Later on, we reported a huge structure-activity relationship study of dinitrobenzylsulfanyl tetrazoles and their analogs. As a result of this study, 1-substituted-5-(3,5-dinitrobenzylsulfanyl)-1H-tetrazoles and their oxa and selenium analogs have been identified as the new lead compounds. They displayed high and selective antimycobacterial activity, low cellular toxicity and genotoxicity. Furthermore, they are active also against MDR M. tuberculosis strains, with no cross-resistance with currently used antiTB drugs (Figure 1).

Moreover, 2,5-regioisomeric analogs of lead compounds - 2-substituted-5-(3,5-dinitrobenzylsulfanyl)-2H-tetrazoles - have more beneficial properties compared to 1,5-regioisomers (Figure 1).

Schema

                       G. Karabanovich et al. EJMC 2014                                                  G. Karabanovich et al. MedChemComm 2015

Figure 1. Structure-activity relationships in the group of 3,5-dinitrobenzylsulfanyl tetrazoles and their analogs

In 2016, we reported a structure-activity relationship study of dinitrobenzylsulfanyl oxadiazoles and thiadiazoles. Compounds described in this work possess outstanding and highly selective in vitro antimycobacterial activity against both replicating and nonreplicating mycobacteria (Figure 2). Several experiments suggested that these compounds possess a novel mechanism of action affecting the synthesis of mycobacterial nucleic acids.

Schema

G. Karabanovich et al. JMC 2016

Figure 2. Structure-activity relationships in the group of antitubercular 3,5-dinitrobenzylsulfanyl oxadiazoles and their analogs

In 2017, we prepared a series of so called reverse analogs with 3,5-dinitrofenyl group attached directly to 1,3,4-oxadiazole of tetrazole. Surprisingly, these compounds showed excellent antimycobacterial activities comparable to those of 3,5-dinitrobenzylsulfanyl oxadiazoles parent compounds. Again, these compounds had highly selective action, as they were not active against other bacteria or fungi and had low effect on mammalian cell proliferation (Figure 3). Furthermore, series of 1- and 2-substituted 5-(3,5-dinitrophenyl)tetrazoles with high antimycobacterial activities were prepared and their structure-activity relationships were studied (Figure 3).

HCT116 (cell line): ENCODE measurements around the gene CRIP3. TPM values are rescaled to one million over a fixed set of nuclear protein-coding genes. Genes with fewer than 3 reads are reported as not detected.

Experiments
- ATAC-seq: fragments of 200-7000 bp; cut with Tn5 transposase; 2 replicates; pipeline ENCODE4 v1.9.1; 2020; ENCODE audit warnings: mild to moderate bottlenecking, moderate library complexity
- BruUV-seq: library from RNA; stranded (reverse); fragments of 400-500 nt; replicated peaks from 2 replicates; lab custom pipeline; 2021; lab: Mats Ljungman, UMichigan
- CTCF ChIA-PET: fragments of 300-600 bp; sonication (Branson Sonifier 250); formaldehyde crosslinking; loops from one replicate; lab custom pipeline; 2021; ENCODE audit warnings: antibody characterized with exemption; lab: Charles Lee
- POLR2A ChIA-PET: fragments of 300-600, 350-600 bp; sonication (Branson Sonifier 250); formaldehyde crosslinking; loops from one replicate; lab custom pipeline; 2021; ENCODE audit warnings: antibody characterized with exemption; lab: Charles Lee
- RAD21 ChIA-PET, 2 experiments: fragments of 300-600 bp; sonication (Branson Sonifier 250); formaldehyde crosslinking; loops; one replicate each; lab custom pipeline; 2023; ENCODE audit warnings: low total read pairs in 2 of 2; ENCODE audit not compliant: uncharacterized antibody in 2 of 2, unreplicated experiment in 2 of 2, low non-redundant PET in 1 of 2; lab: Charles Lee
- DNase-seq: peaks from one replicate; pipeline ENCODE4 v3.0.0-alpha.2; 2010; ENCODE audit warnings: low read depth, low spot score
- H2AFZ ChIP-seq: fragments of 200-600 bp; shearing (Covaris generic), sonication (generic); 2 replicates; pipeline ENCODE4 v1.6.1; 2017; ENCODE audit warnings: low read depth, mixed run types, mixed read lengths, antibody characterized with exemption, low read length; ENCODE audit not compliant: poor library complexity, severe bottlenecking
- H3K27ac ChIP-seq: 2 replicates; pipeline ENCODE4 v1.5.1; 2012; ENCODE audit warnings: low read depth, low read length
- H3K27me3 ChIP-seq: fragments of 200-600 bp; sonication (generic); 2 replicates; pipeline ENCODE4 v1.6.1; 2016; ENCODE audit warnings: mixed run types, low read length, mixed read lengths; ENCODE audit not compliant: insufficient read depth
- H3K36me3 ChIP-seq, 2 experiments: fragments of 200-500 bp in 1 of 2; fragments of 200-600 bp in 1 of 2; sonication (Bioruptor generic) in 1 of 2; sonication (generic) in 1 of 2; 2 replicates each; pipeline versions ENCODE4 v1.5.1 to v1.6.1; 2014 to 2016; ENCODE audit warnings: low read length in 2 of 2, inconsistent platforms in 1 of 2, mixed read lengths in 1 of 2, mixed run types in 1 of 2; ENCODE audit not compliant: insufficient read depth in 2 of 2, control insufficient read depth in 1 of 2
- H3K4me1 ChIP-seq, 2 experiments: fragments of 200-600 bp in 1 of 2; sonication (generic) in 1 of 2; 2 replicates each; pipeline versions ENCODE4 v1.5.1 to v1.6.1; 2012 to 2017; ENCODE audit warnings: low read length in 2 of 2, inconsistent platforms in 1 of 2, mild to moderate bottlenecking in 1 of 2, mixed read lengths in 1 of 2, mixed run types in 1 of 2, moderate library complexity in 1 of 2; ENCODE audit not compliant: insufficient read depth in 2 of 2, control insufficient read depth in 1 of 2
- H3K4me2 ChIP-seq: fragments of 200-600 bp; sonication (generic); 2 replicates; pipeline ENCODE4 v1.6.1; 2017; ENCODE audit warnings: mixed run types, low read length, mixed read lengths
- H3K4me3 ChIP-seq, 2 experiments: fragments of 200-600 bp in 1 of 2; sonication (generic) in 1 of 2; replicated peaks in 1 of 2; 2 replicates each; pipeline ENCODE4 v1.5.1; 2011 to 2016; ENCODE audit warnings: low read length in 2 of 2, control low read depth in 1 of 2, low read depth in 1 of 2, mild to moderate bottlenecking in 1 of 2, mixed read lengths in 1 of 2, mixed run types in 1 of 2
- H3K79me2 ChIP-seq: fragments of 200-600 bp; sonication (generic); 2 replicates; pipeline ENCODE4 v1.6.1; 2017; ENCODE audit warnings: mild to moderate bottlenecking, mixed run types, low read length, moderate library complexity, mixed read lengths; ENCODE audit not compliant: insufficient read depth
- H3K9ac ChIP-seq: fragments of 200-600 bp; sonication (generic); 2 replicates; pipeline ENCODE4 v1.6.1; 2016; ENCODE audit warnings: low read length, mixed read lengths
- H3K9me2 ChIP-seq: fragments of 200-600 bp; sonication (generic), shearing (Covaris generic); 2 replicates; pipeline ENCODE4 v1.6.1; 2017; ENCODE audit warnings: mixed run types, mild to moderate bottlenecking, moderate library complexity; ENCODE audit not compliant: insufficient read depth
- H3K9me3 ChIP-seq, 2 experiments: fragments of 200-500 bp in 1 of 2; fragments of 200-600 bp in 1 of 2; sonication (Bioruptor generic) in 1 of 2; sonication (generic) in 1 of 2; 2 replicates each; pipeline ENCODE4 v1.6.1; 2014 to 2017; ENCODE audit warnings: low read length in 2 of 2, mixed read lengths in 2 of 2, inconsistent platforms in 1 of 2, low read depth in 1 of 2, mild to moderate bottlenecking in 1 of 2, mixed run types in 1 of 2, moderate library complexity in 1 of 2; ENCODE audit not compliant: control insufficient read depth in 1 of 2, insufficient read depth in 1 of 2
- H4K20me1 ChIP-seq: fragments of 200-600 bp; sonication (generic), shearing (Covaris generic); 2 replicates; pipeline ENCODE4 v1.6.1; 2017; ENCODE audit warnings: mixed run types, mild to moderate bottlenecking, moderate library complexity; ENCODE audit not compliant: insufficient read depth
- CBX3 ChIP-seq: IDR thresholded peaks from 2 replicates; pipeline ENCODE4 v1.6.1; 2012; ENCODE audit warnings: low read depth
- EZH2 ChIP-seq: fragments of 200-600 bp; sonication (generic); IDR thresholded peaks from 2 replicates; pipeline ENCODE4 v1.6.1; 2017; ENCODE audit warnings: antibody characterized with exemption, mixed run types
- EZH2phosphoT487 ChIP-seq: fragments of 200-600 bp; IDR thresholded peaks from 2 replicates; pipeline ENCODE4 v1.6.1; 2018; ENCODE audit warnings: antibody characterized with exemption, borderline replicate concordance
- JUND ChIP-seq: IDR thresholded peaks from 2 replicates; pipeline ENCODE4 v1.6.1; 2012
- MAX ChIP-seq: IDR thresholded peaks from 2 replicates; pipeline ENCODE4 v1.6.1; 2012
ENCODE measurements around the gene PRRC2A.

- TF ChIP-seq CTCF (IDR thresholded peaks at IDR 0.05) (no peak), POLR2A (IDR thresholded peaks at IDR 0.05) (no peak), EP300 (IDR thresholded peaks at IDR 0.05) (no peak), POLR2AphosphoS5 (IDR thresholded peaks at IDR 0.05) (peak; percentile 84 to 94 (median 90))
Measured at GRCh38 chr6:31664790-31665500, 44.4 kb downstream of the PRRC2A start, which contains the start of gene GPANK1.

G. Karabanovich et al., EJMC 2017                                                J.Němeček et al., EJMC 2017

Figure 3. Structure-activity relationships in the group of antitubercular 3,5-dinitrophenyl oxadiazoles and tetrazoles

Our latest work focused on the water-soluble analogs of above described lead compounds. We modified the side chain of these highly active substances and introduced a tertiary amine-containing group. The final compounds was converted to water-soluble hydrochloride salts. The final hydrochlorides showed good solubility, in vitro antimycobacterial activity and selectivity towards mycobacteria (Figure 4).

J. Roh et al., BMC 2017

Figure 4. Benzylpiperazine-containing derivatives with good aqueous solubility and in vitro antimycobacterial activity